Apparently, those symbols represent this:
Ishtar (DIŠTAR DINGIR INANNA 𒀭𒌋𒁯)
So 'sthar' is pronounced 'star', meaning the 'h' is silent and bringing us closer to ee-ser or ee-sah (Isis).
I think maybe we should be looking at Inanna, so that's what I'll do next ....stumble. stumble .....
And I'll look at the Papyrus of Ani and Hathor.
I don't think we'll ever prove anything conclusively by the morphology of the names, though. We're more likely to get there by finding commonalities in the stories.
Posted: Thu Jul 17, 2008 12:46 am
I'm just copying this over from the Ainu thread as it will make it easier for me to find it later:
The Egyptian city of Heliopolis (renamed as such by the Greeks) was originally called Annu.
The Greeks renamed it as they changed it from a city that worshipped many gods to one that just one worshipped the sun.
Annu/Heliopolis remained as the Greeks' main centre for sun worship until something changed their mind (during their 300 year rule of Egypt) and they moved their sun worship centre to Alexandria.
This is the hieroglyph for Annu. This may be of some help in identifying where else these shapes are used in tracing other Anu connections.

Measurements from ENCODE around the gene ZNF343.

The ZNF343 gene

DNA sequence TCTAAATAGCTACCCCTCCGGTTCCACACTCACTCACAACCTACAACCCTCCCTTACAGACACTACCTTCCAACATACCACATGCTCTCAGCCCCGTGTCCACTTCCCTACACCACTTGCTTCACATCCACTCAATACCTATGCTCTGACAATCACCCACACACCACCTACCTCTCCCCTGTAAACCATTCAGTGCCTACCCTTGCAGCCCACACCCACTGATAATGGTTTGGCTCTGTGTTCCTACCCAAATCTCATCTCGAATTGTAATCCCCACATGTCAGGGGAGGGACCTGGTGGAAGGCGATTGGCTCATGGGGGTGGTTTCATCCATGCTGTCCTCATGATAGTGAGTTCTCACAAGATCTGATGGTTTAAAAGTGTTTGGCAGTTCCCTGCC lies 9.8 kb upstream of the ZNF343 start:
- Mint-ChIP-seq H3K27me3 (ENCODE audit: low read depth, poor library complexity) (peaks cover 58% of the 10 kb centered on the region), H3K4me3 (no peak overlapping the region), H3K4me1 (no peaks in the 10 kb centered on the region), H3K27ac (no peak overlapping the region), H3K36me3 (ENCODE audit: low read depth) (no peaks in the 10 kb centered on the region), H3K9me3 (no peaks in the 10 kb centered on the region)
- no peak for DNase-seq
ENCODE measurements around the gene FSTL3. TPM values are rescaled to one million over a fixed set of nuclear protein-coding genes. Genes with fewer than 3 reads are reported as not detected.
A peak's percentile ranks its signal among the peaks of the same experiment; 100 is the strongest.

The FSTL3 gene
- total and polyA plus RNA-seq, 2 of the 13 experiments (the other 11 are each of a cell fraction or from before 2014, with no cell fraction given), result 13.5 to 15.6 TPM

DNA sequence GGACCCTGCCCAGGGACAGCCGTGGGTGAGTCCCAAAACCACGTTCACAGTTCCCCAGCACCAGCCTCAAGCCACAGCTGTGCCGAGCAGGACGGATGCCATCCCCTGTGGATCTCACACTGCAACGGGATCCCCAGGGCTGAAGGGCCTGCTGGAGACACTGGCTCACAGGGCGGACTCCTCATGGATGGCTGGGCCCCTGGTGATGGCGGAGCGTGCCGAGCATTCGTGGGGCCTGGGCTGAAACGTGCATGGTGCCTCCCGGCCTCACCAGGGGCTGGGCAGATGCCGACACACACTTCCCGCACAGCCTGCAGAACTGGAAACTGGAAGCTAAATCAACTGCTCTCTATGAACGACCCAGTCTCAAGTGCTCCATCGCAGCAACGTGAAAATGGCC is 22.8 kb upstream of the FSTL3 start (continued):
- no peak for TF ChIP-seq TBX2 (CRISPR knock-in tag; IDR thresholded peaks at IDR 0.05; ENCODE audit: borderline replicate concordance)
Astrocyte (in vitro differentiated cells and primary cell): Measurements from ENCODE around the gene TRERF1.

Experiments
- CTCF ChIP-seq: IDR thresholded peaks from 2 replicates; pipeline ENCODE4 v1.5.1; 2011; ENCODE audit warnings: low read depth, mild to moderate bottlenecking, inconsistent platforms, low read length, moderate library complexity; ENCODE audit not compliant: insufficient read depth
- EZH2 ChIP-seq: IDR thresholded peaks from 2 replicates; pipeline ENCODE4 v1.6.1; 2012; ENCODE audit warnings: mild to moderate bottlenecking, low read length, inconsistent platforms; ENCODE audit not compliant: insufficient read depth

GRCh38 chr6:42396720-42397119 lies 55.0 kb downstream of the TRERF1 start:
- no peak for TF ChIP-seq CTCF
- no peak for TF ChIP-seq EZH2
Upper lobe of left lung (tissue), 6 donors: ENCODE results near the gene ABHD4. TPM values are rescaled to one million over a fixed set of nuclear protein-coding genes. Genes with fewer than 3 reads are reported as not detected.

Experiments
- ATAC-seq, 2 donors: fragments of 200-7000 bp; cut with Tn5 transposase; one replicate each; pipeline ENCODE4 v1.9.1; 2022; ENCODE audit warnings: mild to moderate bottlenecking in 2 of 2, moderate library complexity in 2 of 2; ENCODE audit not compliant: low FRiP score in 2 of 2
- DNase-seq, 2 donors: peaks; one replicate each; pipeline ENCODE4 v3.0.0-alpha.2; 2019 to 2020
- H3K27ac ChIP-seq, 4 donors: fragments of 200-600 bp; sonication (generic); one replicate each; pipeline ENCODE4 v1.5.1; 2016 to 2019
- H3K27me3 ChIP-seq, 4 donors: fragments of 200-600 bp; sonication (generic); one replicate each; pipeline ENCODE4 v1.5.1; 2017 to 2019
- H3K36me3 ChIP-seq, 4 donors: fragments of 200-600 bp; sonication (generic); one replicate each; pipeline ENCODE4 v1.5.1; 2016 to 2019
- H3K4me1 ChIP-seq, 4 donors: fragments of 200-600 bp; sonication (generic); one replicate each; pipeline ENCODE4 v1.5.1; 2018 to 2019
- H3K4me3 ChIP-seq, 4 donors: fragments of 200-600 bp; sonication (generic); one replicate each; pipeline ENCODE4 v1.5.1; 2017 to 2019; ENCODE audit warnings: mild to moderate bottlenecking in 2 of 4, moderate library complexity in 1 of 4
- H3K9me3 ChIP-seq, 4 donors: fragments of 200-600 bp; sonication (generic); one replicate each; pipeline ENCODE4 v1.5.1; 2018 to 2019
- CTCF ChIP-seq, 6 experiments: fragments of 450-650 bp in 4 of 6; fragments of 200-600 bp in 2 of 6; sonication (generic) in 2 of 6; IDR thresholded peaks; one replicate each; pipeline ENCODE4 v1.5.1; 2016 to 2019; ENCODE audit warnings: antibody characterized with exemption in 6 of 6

The vase/urn is a symbol that often represents the womb, therefore it could be referring to the fertility of the mother goddess, or Heavenly Cow, Hathor/Isis.
The cross in the second circle is similar to the cross of Min, the Bull of Heaven.
Inanna/Ishtar of the Babylonian/Akkad/Sumerians is the daughter of An and is also married to the Bull of Heaven, Tammuz/Dumuzi.
The Egyptians have several creation myths, each associated with a particular city or town. There is a Creation Myth of Annu.
Posted: Thu Jul 17, 2008 1:34 am
Inanna is the Sumerian goddess of sexual love, fertility, and warfare. This is her name in Sumerian hieroglyphics:
The Akkadians called her Ishtar.
Here is Ishtar’s hieroglyph. I can’t see much difference.
Here are the Egyptian Isis’s hieroglyphs.
Er .... they're completely different.
Posted: Thu Jul 17, 2008 6:47 pm
Posted: Fri Jul 18, 2008 3:45 am
Thank you, John. Hurrian hey ....? She certainly has deep roots, and it was good to read all that about her.
I hope you're feeling better. I had 'flu back in February and I didn't feel right for four weeks. It took me two more weeks after that to get my energy back. Hope it's not the same for you!